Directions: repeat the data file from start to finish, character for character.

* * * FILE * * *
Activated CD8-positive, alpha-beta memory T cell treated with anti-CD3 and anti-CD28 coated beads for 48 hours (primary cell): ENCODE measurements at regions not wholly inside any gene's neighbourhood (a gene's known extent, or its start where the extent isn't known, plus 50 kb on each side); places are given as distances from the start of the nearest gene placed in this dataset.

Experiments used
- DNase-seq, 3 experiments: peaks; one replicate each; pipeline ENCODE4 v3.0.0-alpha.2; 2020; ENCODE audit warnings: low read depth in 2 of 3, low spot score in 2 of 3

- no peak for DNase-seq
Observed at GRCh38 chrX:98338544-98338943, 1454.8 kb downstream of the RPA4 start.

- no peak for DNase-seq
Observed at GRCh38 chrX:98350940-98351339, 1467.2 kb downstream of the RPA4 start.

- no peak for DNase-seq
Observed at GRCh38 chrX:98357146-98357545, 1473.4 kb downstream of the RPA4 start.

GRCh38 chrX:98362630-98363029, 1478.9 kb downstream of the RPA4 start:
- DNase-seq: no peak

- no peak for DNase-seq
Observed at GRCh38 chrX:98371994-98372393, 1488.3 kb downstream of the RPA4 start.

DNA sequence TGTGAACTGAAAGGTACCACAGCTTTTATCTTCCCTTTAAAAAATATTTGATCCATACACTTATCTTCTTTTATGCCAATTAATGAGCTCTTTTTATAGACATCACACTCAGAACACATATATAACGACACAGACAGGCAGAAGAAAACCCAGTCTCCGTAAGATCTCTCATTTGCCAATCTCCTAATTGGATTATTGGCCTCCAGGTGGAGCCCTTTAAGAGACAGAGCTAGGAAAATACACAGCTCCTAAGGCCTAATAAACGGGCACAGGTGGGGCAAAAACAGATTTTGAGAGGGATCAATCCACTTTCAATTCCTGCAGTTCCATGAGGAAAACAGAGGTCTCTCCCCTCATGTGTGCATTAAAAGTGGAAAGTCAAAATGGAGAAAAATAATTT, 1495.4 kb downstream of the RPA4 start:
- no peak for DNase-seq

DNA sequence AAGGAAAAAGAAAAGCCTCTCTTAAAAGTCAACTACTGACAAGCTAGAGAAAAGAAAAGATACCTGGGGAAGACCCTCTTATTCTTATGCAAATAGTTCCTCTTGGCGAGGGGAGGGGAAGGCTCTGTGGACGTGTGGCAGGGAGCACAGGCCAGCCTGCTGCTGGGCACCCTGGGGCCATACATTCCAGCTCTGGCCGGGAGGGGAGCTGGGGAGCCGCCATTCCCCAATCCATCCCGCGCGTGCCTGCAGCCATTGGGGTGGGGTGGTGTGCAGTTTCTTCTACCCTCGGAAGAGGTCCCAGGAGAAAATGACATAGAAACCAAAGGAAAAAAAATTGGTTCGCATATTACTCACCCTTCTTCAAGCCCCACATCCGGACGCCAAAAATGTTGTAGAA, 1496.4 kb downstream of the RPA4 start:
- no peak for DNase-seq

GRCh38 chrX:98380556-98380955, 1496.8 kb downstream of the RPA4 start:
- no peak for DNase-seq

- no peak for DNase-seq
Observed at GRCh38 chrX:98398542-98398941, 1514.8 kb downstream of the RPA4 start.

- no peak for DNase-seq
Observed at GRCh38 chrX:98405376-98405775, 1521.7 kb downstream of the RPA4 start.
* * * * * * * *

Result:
Activated CD8-positive, alpha-beta memory T cell treated with anti-CD3 and anti-CD28 coated beads for 48 hours (primary cell): ENCODE measurements at regions not wholly inside any gene's neighbourhood (a gene's known extent, or its start where the extent isn't known, plus 50 kb on each side); places are given as distances from the start of the nearest gene placed in this dataset.

Experiments used
- DNase-seq, 3 experiments: peaks; one replicate each; pipeline ENCODE4 v3.0.0-alpha.2; 2020; ENCODE audit warnings: low read depth in 2 of 3, low spot score in 2 of 3

- no peak for DNase-seq
Observed at GRCh38 chrX:98338544-98338943, 1454.8 kb downstream of the RPA4 start.

- no peak for DNase-seq
Observed at GRCh38 chrX:98350940-98351339, 1467.2 kb downstream of the RPA4 start.

- no peak for DNase-seq
Observed at GRCh38 chrX:98357146-98357545, 1473.4 kb downstream of the RPA4 start.

GRCh38 chrX:98362630-98363029, 1478.9 kb downstream of the RPA4 start:
- DNase-seq: no peak

- no peak for DNase-seq
Observed at GRCh38 chrX:98371994-98372393, 1488.3 kb downstream of the RPA4 start.

DNA sequence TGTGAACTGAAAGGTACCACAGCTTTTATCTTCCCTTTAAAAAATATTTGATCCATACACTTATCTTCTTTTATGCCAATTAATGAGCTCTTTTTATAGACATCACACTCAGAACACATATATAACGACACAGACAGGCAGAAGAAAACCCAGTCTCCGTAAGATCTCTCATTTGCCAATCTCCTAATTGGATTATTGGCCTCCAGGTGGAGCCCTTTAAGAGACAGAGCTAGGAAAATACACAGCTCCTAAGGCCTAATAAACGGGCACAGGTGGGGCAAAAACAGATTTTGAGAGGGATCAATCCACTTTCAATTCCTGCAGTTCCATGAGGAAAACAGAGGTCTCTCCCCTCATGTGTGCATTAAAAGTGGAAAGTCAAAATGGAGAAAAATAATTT, 1495.4 kb downstream of the RPA4 start:
- no peak for DNase-seq

DNA sequence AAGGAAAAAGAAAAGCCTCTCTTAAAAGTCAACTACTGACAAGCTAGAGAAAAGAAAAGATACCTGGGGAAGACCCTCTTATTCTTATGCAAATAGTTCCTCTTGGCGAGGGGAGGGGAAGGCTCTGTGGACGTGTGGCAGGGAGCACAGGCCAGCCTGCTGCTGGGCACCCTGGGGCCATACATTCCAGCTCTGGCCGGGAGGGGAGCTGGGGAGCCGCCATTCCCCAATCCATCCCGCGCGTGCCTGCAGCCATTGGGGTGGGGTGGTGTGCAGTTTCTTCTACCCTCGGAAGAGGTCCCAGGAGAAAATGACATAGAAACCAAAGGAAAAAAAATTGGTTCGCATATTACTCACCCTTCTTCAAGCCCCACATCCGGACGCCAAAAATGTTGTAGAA, 1496.4 kb downstream of the RPA4 start:
- no peak for DNase-seq

GRCh38 chrX:98380556-98380955, 1496.8 kb downstream of the RPA4 start:
- no peak for DNase-seq

- no peak for DNase-seq
Observed at GRCh38 chrX:98398542-98398941, 1514.8 kb downstream of the RPA4 start.

- no peak for DNase-seq
Observed at GRCh38 chrX:98405376-98405775, 1521.7 kb downstream of the RPA4 start.